ALBERTA

6 Albertans Calgary's Airport Could Be Named After, Other Than Stephen Harper

10/29/2015 06:26 EDT | Updated 10/30/2015 12:59 EDT
Eyewall ZRH/Flickr

Two petitions are lobbying for the Calgary International Airport to be renamed in honour of outgoing Prime Minister Stephen Harper.

The campaigns have spawned several other efforts against the idea, including alternative suggestions to name the terminal after former Alberta premier Ralph Klein or even Calgary's current mayor Naheed Nenshi.

While the Calgary airport said decisions on name changes rest with the federal government, it's still fun to consider which Albertans other than Harper might be worthy of the honour.

  • Peter Lougheed
    Dave Buston/The Canadian Press
    Many have called Peter Lougheed Canada's best premier. He grew the Conservative party from an entity without a single seat into a decades-long political dynasty. Armed with a long-term plan for Albertans, Lougheed established the Alberta Heritage Fund and the Alberta Heritage Foundation for Medical Research. He contributed to numerous philanthropic causes, which led to countless honours and awards.
  • Thelma Chalifoux
    University of Alberta
    Former senator Thelma Chalifoux was the first Métis woman to receive the National Aboriginal Achievement Award. A former teacher, she raised her six children as a single mother. At one of her first jobs, she noticed a pay disparity between herself and her male colleagues at a paint store, inspiring her lifelong resolve to stand up for women's rights. She has become a tireless advocate for the rights of aboriginal people. "If you see discrimination, if you don't act, you fail,” Chalifoux told the St. Albert Gazette.
  • John Ware
    The Black Canadians: Their History And Contributions
    An illiterate slave in the southern U.S., John Ware became one of the most skilled and respected ranchers in Western Canada. If it weren't for Ware and others like him that helped build Alberta's ranching industry, the province's beef might not be so legendary today. One anecdote about Ware says that he was taking his future wife and her family for a wagon ride when a terrible storm picked up. Both horses were struck by lightning and killed. According to the tale, Ware picked up the reins and dragged the wagon back to the farm by himself.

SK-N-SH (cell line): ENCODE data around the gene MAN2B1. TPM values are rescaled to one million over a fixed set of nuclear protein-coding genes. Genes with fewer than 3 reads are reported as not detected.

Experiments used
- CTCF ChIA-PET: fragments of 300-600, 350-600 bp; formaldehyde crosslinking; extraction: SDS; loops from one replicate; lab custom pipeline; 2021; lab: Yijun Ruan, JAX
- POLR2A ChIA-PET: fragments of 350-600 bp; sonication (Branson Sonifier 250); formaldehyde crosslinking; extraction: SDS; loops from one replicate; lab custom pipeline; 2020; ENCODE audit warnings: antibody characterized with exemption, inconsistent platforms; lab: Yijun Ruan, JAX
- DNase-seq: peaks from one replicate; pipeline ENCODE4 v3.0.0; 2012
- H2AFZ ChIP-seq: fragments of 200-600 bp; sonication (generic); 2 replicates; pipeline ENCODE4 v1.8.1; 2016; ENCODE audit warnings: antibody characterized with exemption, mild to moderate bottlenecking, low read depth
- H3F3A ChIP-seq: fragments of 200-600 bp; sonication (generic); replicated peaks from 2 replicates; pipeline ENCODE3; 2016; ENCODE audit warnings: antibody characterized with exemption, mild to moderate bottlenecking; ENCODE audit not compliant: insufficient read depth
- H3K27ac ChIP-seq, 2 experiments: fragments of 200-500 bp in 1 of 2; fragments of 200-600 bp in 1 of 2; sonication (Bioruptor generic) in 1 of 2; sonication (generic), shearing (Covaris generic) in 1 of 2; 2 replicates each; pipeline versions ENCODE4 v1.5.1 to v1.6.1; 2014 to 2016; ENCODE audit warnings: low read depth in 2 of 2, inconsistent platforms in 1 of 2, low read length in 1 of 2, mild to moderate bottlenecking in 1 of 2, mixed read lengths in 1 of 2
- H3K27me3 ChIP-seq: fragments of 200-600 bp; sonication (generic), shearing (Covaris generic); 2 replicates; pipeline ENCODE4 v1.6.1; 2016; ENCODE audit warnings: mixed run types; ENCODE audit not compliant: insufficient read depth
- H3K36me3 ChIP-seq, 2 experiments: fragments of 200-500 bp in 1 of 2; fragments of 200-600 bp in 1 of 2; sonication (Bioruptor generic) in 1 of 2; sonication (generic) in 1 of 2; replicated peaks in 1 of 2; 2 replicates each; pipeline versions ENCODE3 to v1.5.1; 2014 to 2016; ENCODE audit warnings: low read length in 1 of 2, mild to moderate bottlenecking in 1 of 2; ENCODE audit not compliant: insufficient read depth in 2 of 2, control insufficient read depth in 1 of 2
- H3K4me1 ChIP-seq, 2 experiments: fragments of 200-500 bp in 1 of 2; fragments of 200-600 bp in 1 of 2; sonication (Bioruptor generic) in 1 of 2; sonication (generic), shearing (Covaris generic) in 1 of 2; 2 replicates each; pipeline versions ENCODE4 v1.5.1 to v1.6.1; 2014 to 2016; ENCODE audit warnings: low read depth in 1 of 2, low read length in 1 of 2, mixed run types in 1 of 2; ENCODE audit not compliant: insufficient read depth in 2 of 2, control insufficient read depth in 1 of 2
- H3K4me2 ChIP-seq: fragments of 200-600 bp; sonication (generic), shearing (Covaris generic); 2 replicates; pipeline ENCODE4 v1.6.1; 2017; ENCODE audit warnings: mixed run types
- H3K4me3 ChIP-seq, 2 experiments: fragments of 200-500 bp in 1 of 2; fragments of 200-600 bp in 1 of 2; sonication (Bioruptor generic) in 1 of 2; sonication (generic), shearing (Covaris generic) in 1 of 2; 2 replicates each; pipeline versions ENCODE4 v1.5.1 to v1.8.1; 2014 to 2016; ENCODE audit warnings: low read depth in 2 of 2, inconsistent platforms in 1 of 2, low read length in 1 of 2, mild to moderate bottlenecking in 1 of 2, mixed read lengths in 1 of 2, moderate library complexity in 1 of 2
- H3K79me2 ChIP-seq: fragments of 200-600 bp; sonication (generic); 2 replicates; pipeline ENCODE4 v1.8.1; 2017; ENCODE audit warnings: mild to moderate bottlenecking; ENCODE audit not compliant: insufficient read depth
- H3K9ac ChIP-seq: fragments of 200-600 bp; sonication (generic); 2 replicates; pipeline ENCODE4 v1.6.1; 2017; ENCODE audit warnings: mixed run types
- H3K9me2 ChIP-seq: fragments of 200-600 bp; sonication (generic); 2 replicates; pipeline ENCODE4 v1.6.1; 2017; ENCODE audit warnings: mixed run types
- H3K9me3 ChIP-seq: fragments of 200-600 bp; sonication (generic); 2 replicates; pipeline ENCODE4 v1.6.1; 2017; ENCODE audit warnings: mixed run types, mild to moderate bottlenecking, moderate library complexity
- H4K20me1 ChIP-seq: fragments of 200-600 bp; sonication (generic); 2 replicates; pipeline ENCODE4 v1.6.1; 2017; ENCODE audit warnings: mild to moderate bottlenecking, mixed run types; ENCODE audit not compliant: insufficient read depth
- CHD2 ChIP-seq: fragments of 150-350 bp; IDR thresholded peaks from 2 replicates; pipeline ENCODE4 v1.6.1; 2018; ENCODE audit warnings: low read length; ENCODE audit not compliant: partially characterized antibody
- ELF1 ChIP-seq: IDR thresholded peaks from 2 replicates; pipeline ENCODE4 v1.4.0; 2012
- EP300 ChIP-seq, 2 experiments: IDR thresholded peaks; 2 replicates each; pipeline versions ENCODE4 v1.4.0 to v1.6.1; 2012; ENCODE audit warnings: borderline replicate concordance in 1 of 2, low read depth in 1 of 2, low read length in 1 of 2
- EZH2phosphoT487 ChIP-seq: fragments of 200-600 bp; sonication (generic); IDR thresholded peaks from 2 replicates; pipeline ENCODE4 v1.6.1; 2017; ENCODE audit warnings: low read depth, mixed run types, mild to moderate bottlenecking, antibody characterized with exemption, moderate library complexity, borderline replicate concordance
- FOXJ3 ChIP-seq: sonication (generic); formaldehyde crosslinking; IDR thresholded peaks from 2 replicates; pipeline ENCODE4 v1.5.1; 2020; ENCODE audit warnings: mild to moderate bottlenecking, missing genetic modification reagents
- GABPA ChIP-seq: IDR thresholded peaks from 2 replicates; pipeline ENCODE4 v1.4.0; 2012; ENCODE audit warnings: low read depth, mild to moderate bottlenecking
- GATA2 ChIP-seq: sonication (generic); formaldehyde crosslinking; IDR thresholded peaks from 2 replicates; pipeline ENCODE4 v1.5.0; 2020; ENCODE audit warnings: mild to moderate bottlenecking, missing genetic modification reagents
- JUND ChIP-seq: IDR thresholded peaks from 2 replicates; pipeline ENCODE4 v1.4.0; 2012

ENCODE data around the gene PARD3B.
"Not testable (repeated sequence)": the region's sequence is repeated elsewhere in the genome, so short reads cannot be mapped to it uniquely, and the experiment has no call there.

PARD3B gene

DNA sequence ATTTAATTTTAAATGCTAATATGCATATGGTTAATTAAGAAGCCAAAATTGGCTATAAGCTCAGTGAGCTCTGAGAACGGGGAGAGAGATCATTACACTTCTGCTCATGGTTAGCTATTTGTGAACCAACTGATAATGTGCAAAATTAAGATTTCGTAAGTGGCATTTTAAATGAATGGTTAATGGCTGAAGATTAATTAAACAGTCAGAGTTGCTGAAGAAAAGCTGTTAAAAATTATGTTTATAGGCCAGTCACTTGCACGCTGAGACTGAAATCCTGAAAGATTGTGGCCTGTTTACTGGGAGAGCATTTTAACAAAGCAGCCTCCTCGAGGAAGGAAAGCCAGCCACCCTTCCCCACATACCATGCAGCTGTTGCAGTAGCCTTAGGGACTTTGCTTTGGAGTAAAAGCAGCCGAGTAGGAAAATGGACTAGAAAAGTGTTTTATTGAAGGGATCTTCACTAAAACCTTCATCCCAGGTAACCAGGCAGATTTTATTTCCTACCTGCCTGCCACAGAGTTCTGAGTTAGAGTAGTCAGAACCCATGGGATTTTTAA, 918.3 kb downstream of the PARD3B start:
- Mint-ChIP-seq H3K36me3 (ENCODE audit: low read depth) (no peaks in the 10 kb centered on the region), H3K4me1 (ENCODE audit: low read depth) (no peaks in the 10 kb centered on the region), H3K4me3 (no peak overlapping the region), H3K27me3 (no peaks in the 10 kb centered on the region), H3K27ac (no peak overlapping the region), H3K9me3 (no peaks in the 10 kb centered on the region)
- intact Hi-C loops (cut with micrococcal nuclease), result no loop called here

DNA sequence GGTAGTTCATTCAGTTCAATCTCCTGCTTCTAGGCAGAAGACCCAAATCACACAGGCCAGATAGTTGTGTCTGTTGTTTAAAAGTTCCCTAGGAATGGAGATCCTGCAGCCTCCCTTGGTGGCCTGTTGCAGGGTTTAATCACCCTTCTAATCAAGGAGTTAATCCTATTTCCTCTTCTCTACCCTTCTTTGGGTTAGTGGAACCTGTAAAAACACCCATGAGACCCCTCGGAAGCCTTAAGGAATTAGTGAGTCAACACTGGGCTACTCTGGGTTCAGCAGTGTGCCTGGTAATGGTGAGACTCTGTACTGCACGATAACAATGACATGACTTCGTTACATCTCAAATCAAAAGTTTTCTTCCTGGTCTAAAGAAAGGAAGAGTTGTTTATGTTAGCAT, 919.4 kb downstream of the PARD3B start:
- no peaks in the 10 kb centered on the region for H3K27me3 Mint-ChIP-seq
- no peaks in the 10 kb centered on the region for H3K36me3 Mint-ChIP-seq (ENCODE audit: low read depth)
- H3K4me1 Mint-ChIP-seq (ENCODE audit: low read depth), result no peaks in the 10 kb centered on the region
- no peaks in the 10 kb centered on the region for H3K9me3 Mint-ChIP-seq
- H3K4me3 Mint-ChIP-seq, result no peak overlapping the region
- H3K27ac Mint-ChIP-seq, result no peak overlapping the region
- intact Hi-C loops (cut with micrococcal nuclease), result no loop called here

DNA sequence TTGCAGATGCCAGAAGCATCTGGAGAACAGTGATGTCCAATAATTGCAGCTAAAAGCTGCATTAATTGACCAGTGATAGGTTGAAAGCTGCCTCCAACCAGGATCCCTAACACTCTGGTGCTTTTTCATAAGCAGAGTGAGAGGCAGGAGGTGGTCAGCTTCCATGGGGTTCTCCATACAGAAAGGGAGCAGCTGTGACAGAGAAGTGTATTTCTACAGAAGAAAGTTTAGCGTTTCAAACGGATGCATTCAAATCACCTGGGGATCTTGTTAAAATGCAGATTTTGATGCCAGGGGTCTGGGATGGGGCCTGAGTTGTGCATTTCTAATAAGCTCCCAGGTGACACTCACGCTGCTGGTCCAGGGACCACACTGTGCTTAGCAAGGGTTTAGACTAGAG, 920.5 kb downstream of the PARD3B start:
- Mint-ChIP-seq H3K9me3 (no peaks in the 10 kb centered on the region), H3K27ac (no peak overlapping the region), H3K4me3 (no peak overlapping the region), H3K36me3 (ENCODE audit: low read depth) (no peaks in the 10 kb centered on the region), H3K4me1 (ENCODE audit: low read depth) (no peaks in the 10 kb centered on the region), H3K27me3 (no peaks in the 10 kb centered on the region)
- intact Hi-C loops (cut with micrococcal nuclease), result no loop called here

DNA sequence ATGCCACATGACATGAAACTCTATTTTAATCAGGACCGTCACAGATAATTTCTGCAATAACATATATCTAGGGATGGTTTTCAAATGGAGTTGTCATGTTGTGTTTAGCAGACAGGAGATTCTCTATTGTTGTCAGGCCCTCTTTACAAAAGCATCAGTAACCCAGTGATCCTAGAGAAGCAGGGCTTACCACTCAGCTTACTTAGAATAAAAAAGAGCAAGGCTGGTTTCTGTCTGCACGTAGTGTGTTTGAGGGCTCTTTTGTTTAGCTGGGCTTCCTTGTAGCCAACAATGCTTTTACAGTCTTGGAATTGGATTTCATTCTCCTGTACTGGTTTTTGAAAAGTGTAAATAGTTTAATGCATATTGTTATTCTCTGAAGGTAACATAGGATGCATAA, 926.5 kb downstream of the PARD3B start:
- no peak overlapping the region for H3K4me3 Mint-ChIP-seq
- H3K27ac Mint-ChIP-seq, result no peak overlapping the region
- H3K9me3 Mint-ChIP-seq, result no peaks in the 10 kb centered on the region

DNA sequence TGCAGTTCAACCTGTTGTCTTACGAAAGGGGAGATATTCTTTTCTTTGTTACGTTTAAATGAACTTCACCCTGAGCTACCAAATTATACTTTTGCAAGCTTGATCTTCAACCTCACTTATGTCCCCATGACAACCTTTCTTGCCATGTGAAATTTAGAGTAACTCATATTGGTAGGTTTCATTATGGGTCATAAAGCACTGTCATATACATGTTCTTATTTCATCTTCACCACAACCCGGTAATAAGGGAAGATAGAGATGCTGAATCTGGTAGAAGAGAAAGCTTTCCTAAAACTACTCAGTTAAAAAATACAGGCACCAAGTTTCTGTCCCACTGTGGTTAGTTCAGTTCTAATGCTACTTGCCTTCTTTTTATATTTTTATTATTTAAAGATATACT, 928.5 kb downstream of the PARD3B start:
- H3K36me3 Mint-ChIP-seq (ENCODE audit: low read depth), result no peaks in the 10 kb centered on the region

• Norman Kwong
    Jeff McIntosh/The Canadian Press
    Nicknamed "the China Clipper," Norman Kwong won four Grey Cups over his football career with the Calgary Stampeders and Edmonton Eskimos. He was also a co-owner of the Calgary Flames in 1989, making him one of the only people to have his name on both the Grey Cup and the Stanley Cup. Alberta's former lieutenant-governor is a recipient of the Order of Canada, and an outspoken advocate of multiculturalism.
  • Mona and Agnes Harrigan
    Jasper Museum And Archives
    Mona and Agnes Harrigan might be the least well-known names on this list, but their trailblazing spirit perfectly represents Alberta. The two sisters were lifelong explorers, who became the first female guides in Canada's National Parks. The two not only led tours of Jasper National Park in the 1920s and '30s, but also wrangled and saddled the horses, and cooked and cleaned for their clients since men refused to work with them on the trails.
  • Robert Thirsk
    NASA Johnson/Flickr
    Who better to name an airport after than someone who has pushed the boundaries of human flight? Robert Thirsk is a former astronaut with the Canadian Space Agency, as well as an engineer and physician. Thirsk described space flight to the Calgary Herald as "magic."


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